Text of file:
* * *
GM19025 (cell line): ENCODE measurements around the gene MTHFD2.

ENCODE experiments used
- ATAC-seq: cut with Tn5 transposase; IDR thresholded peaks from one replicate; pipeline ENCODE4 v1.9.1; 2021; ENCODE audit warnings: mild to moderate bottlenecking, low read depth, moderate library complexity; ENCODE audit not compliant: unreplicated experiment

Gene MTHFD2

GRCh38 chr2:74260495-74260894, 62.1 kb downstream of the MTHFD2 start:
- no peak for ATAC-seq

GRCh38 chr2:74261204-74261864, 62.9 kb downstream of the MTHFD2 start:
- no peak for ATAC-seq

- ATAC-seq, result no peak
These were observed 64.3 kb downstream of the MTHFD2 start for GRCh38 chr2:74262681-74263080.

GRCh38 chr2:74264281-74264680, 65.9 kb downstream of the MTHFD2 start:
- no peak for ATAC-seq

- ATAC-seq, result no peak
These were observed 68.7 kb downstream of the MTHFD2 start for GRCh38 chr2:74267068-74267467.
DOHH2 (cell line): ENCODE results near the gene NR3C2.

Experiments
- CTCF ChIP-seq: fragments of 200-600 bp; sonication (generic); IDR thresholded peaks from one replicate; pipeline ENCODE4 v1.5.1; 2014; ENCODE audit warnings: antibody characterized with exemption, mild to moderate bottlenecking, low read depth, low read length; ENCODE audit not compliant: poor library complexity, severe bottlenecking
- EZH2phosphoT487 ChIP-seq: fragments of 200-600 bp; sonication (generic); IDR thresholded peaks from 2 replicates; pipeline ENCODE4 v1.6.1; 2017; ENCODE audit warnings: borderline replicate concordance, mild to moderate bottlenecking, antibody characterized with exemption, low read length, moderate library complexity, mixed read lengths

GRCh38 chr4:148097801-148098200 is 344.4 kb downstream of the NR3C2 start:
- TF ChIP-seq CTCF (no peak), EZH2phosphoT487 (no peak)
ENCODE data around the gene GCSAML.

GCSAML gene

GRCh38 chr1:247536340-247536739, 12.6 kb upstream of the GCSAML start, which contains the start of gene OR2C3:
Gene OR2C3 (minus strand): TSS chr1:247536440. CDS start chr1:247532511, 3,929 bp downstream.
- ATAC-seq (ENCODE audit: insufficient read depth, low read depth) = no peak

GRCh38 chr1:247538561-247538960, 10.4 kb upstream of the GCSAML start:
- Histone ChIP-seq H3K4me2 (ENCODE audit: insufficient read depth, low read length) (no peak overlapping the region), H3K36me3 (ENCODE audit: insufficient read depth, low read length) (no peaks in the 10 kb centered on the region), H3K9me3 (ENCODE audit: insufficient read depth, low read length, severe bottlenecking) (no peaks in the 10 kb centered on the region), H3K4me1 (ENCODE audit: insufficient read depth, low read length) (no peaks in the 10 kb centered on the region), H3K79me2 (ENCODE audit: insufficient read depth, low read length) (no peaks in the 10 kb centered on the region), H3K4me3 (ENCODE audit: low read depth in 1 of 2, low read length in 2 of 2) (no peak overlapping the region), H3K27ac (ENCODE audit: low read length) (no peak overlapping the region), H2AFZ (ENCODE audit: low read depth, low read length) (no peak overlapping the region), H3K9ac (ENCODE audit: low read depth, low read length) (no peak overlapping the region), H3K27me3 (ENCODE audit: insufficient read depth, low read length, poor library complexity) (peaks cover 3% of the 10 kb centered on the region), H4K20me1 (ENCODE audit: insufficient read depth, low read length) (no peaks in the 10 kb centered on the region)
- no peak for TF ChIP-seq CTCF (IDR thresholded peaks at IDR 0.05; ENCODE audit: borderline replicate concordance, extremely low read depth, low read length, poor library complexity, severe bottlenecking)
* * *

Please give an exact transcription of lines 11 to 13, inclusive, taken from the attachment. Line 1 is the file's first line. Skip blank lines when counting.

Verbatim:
GRCh38 chr2:74264281-74264680, 65.9 kb downstream of the MTHFD2 start:
- no peak for ATAC-seq

- ATAC-seq, result no peak